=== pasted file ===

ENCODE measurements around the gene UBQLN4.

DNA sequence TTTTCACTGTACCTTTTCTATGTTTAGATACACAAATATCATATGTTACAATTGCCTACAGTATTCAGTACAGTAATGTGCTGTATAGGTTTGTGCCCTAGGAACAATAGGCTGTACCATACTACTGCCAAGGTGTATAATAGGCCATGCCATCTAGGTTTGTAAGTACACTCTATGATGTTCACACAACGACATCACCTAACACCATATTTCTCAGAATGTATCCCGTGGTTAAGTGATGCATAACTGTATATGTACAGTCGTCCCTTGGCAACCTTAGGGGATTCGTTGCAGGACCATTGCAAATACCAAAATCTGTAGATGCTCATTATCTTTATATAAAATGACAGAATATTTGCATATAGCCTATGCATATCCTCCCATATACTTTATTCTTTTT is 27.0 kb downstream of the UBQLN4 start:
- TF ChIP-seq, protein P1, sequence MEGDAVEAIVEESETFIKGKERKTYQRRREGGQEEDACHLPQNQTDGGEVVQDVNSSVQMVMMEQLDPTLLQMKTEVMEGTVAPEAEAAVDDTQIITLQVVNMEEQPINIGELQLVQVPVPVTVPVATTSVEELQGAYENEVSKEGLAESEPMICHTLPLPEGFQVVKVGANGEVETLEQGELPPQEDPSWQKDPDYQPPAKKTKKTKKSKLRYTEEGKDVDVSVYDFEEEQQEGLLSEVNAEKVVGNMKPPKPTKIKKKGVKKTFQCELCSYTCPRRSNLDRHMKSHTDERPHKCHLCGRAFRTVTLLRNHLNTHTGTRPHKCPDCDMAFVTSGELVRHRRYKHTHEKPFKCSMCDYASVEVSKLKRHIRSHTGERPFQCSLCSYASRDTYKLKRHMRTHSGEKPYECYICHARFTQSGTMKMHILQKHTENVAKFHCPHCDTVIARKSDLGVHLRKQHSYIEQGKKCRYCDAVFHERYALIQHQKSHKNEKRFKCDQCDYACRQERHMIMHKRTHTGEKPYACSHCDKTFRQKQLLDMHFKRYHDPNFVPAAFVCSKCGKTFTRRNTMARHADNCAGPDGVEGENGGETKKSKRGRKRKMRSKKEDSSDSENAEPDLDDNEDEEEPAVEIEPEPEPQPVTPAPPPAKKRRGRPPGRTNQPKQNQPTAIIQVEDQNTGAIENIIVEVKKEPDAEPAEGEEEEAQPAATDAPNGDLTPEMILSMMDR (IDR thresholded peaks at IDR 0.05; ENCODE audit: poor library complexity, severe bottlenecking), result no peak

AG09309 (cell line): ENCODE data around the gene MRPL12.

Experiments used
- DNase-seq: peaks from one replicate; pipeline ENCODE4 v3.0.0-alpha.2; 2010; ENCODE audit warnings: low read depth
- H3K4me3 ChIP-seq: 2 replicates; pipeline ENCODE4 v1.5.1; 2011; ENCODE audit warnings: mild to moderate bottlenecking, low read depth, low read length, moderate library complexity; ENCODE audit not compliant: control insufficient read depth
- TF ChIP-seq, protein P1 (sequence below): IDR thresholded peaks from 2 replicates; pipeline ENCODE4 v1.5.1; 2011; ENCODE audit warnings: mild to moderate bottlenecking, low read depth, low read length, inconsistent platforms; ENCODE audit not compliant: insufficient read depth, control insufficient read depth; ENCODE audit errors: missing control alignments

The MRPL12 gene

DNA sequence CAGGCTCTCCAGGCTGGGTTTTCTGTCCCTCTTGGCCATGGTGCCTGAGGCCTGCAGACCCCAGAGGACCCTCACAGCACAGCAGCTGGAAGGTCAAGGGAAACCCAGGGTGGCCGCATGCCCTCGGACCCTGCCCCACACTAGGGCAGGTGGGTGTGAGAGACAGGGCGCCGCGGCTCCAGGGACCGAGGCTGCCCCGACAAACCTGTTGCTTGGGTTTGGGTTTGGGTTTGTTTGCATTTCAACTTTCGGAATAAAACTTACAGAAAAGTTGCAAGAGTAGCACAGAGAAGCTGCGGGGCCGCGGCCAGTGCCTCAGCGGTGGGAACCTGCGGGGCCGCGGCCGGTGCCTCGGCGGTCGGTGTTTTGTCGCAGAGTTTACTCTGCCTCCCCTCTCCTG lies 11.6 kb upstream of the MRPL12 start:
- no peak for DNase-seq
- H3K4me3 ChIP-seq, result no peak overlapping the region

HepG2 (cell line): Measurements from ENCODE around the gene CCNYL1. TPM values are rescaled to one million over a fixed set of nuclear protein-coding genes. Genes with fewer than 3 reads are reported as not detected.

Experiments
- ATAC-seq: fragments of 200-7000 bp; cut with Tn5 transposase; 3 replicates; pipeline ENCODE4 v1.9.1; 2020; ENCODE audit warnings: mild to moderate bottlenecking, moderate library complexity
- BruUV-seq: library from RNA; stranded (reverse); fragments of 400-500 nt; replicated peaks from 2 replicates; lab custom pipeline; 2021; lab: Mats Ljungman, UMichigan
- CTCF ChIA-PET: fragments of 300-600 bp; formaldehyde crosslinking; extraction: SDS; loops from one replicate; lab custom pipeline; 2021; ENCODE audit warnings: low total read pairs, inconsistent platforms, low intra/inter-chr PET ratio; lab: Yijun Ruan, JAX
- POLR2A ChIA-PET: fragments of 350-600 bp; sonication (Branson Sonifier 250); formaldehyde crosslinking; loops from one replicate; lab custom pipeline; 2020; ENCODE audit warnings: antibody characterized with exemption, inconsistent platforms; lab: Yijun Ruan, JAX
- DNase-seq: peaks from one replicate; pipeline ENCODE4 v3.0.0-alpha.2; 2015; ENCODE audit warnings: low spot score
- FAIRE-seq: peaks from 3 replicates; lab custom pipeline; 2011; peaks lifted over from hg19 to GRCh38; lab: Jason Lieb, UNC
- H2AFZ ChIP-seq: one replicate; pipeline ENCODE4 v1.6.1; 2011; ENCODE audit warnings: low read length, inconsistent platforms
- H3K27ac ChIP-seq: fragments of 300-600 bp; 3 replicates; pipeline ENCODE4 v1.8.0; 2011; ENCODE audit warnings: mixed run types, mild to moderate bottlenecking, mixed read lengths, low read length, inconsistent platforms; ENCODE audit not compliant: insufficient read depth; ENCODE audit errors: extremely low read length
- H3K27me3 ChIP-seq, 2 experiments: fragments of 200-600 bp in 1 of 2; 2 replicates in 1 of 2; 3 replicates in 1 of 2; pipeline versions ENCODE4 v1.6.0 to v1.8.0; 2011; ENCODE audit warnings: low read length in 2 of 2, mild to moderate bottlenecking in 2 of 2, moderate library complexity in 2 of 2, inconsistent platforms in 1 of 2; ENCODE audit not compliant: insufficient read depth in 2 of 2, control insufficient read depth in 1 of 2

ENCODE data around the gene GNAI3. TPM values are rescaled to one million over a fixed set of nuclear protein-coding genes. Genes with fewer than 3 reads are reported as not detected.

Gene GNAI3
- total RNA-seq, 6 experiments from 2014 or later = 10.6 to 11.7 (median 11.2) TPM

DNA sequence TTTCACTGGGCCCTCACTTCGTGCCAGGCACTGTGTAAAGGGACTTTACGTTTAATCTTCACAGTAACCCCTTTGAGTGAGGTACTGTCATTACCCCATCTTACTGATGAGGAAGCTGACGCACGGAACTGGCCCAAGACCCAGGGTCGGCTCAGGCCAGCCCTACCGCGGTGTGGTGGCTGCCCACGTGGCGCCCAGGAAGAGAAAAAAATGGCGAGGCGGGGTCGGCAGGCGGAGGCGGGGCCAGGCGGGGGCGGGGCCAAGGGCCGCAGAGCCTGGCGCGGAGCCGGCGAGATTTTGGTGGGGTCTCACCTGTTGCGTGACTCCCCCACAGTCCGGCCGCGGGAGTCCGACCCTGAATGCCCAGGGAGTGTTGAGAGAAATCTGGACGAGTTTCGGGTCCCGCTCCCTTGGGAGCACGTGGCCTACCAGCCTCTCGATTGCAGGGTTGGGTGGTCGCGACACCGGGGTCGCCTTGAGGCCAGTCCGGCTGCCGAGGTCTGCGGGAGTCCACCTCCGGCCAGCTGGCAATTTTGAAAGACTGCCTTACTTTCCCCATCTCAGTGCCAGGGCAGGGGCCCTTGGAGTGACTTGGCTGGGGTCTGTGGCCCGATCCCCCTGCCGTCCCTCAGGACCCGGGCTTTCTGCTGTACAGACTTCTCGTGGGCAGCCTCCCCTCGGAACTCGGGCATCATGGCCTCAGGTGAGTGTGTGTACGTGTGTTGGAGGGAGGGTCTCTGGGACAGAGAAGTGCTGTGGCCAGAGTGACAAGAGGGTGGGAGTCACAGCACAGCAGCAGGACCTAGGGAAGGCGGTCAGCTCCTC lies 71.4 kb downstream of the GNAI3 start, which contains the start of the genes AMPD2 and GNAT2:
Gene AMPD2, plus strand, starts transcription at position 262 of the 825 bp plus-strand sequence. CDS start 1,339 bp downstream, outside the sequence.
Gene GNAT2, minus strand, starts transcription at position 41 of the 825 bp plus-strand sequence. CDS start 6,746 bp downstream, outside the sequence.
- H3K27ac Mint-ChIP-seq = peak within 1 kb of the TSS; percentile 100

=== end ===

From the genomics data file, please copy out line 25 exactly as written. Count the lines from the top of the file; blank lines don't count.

Gene GNAI3